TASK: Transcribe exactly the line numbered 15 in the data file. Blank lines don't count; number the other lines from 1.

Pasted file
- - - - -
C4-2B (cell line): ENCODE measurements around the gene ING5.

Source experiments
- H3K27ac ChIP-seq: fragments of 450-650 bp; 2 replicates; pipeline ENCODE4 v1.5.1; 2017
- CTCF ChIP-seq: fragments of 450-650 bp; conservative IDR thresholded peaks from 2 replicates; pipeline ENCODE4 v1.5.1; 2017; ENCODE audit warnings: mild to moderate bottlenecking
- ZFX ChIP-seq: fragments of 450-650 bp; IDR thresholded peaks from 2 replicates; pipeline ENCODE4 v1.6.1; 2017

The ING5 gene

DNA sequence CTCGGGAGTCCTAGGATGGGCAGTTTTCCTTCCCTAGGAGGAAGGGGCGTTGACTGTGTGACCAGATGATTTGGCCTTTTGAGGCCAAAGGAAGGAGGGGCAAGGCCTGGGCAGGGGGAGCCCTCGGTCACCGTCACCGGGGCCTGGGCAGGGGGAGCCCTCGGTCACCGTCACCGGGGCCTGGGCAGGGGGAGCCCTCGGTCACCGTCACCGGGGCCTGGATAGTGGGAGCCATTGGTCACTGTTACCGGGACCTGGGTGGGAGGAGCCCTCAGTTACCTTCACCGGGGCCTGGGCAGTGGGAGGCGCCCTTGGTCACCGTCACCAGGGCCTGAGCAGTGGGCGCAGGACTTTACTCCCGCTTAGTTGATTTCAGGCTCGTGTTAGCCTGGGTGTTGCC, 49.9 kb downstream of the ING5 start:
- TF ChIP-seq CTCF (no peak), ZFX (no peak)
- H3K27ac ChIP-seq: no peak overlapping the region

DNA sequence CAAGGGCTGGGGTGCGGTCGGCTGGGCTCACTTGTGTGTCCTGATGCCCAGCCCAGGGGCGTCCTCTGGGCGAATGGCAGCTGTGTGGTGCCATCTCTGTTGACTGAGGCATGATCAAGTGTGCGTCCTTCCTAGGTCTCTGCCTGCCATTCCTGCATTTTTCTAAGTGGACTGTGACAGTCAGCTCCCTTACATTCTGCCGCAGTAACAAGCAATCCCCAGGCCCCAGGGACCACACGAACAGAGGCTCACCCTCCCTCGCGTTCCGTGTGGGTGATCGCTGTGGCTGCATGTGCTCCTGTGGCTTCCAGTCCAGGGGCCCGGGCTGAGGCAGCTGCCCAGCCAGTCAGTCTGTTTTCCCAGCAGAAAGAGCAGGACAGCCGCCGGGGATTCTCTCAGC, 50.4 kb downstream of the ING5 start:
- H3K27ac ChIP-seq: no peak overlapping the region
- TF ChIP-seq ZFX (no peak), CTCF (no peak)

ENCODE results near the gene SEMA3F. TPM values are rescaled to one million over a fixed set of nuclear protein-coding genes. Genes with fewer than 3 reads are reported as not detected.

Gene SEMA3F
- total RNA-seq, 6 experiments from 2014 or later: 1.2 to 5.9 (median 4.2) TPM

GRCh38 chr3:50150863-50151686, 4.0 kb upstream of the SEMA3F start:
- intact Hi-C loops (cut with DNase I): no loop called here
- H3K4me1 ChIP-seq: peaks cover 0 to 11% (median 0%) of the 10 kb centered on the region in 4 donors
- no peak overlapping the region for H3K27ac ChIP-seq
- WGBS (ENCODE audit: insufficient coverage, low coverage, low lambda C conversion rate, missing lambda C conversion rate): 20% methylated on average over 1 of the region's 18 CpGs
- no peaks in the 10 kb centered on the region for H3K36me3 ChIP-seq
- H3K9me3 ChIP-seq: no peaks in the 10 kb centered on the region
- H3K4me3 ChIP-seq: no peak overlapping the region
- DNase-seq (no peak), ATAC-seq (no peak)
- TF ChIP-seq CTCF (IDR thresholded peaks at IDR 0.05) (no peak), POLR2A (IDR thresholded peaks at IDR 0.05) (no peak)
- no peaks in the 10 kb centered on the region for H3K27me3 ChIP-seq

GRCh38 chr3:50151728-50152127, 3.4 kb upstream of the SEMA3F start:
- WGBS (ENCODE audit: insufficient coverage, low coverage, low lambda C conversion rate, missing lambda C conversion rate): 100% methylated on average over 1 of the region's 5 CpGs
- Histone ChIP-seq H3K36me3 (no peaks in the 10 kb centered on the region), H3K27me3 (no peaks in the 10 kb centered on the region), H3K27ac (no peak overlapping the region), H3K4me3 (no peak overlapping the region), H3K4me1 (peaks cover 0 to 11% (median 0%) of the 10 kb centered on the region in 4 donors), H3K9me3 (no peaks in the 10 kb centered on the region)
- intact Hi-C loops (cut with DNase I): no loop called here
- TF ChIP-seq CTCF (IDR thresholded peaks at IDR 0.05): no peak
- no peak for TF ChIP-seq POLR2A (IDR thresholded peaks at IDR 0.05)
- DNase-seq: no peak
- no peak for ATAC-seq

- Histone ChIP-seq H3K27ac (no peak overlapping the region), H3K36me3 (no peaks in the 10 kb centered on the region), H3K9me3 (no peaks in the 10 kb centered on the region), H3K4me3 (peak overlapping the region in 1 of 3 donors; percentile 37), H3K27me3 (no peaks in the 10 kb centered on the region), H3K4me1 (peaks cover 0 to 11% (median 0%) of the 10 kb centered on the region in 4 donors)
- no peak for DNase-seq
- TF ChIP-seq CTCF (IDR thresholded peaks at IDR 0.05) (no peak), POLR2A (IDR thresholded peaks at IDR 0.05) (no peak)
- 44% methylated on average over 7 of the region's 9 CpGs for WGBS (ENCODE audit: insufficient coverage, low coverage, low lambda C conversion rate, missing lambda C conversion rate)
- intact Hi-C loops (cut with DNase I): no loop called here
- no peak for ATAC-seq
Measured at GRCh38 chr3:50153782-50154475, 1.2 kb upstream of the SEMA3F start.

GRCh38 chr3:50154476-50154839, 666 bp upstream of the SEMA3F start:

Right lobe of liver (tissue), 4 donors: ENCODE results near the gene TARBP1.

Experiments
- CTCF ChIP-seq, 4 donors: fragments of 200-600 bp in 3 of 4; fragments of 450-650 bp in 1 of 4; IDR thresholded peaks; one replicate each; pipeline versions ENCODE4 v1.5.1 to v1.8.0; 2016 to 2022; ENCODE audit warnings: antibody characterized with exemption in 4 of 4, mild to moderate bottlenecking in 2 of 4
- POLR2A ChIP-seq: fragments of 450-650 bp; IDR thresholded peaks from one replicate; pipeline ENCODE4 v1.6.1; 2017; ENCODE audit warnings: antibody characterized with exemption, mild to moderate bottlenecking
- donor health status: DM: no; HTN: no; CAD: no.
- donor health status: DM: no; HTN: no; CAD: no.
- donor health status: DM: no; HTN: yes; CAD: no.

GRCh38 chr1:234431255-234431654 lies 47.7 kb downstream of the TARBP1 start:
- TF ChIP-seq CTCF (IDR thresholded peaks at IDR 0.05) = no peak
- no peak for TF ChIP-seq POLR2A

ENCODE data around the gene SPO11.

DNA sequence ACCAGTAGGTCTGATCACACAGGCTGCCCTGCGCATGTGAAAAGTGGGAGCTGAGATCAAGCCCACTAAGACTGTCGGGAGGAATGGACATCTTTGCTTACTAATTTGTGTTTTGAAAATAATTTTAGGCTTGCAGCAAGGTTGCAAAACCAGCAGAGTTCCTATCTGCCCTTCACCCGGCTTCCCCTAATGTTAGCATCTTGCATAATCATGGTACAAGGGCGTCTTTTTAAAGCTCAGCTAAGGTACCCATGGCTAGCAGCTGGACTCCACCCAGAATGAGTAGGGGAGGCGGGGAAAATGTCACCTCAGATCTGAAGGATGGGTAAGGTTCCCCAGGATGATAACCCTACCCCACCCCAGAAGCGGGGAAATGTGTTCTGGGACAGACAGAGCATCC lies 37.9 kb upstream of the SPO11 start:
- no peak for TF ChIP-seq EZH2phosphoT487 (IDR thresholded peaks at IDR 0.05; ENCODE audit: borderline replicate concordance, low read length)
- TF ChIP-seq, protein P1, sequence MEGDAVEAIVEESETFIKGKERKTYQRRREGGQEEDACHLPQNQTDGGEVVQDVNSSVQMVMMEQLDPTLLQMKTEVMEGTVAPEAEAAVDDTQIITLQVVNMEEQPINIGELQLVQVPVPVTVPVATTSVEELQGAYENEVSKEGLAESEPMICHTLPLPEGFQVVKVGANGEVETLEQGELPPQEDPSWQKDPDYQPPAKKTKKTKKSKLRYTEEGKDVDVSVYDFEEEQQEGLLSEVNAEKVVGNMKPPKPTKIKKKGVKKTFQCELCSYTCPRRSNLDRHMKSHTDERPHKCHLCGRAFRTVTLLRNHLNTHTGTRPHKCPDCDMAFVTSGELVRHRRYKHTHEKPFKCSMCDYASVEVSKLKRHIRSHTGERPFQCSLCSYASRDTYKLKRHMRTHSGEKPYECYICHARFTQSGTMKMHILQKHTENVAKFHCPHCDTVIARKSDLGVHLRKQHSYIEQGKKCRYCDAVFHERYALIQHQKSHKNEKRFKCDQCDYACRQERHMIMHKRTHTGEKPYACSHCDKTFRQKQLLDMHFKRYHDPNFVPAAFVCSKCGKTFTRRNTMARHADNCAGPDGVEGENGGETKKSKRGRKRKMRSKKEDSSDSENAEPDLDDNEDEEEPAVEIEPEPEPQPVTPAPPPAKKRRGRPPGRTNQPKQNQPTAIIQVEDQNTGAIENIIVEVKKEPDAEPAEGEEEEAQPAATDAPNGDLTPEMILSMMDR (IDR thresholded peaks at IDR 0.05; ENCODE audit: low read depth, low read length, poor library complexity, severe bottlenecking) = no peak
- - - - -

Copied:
- total RNA-seq, 6 experiments from 2014 or later: 1.2 to 5.9 (median 4.2) TPM